I recently learned that in the second grade, I was part of presidential history.
Every morning during the 1980-81 school year, I walked the five blocks between my family’s home in Pasadena and Allendale Elementary School. In the evening, I went back to play Little League at a park next to the school.
The round trip seemed unremarkable then. But last month, the city installed a plaque on the sidewalk outside an apartment building I used to pass on my way. The plaque says an Occidental College sophomore lived there in 1980 and 1981. His name was Barack Obama.
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This revelation – that the president of the United States was once my neighbor – might seem trivial. But it has made news all over California. And now my own state senator, Anthony Portantino, wants to rename a portion of Highway 134, connecting Pasadena with Glendale, the “President Barack H. Obama Freeway.”
I still live less than two miles from Obama’s old apartment, and I stopped a half dozen times to see the plaque over the holidays. The draw is some combination of childhood nostalgia and the deliciously incongruous updating of the president-from-a-log-cabin story. I’m never alone; there always seem to be other curious locals outside the apartment building.
Still, I confess I find the plaque embarrassing in an “Aren’t we behaving like small-town hicks?” way. Obama, after all, left us as fast as he could, transferring from Occidental to Columbia University in New York City after his sophomore year.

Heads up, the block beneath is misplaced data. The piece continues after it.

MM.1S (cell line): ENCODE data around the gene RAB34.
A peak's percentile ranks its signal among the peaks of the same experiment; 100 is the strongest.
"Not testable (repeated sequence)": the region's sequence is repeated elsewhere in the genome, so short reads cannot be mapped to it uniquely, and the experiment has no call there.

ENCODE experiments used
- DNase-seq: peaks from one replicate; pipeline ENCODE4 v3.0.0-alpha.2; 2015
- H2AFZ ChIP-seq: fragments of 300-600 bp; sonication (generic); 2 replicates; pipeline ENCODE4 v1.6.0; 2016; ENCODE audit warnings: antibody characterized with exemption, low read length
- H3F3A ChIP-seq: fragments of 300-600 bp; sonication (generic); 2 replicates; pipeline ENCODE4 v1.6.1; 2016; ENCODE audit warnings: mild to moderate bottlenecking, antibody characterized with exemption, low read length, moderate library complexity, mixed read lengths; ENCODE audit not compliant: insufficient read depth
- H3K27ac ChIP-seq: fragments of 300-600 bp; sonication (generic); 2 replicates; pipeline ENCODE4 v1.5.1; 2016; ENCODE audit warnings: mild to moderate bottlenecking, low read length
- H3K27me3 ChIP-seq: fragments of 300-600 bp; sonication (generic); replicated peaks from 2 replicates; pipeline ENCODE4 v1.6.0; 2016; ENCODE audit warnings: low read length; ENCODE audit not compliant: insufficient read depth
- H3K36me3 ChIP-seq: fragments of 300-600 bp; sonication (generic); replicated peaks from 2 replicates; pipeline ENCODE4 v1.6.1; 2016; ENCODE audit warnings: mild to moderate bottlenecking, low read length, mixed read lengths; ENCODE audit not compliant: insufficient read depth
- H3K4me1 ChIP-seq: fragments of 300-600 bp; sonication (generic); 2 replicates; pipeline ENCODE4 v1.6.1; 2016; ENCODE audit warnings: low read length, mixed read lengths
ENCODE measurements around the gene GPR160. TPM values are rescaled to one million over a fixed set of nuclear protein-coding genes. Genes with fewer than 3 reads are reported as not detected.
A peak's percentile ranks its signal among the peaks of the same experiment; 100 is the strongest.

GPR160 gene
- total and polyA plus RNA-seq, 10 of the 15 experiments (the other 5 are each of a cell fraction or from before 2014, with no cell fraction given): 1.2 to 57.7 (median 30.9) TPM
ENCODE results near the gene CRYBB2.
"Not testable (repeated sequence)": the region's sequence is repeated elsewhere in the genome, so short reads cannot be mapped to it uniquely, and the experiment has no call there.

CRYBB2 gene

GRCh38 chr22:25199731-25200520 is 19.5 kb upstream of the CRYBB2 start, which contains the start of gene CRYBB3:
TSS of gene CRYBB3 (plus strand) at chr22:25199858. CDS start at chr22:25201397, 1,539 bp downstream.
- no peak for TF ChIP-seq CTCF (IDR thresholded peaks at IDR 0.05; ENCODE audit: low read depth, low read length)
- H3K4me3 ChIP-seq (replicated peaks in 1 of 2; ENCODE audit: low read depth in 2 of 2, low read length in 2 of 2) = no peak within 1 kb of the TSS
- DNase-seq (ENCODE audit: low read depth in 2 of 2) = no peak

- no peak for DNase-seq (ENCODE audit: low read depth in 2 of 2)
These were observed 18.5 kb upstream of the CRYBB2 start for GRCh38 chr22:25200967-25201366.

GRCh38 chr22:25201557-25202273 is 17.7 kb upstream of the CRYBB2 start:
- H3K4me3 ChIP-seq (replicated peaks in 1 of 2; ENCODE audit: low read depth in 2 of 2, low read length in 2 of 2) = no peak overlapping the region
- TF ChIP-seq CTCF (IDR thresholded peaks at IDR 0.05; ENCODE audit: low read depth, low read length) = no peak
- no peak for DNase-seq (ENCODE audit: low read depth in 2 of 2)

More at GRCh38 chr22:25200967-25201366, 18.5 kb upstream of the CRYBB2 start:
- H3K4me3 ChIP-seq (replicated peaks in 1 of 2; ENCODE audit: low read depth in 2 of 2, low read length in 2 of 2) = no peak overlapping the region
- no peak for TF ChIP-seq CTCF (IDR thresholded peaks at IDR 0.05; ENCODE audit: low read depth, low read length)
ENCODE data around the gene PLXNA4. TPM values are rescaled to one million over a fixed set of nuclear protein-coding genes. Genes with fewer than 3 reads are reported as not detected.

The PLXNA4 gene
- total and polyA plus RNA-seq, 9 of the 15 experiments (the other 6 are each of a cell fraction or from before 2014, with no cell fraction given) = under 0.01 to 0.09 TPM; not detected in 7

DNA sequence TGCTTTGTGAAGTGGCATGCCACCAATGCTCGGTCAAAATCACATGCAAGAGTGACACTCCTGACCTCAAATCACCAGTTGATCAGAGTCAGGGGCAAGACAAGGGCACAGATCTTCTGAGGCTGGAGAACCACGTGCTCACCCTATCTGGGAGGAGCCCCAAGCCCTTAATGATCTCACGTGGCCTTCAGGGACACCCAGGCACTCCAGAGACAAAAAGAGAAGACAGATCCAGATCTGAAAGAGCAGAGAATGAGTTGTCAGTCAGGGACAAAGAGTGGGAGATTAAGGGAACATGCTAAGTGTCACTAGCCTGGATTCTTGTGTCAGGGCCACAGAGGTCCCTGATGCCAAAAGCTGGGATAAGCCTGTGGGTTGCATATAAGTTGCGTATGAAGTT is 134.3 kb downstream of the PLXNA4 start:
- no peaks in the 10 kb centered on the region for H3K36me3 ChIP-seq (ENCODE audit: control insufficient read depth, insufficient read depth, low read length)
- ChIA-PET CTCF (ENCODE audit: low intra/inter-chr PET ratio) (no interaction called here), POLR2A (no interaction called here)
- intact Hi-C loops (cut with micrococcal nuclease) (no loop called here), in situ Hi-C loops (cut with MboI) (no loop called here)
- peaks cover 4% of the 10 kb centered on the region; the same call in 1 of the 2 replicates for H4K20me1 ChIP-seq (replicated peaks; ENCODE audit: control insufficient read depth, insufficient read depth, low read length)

So why is my hometown holding tightly to such a thin presidential connection?
There’s our strong commitment to celebrating African American history in a city with one of California’s oldest African American communities. It’s also understandable that Californians are clinging to a president for whom we voted twice, particularly as we confront a president-elect some see as a threat to the republic.
There are already two schools named for Obama in Los Angeles and another in Oakland. Seaside gave its Broadway Avenue a second name – Obama Way – six years ago. And scientific researchers even named a lichen they discovered in the Channel Islands after the president (Caloplaca obamae).
Such celebrations seem excessive because the president hasn’t reciprocated them. Obama came to our state mostly to raise money and play golf. He attacked Silicon Valley for not collaborating on mass surveillance. He turned down our requests for financial aid that would have prevented the worst state budget cuts. And he deported an awful lot of our undocumented neighbors.
At the very least, high honors for this president are premature. It’s always dangerous to name things after living people, and he is just 55 years old with potentially decades to ruin his reputation. So why not hold off on renaming more schools or roads for him?
I feel differently about the sidewalk plaque in my old neighborhood. Yes, the plaque is hokey. And yes, if you have friends from Pasadena, you will have to put up with our bragging that Obama was our homie. But let’s swallow our pride, keep the plaque, and have T-shirts made. It’s a sweet little reminder that sometimes history is hiding just around the corner, living in a shabby apartment.
Joe Mathews writes the Connecting California column for Zócalo Public Square. He can be contacted at firstname.lastname@example.org.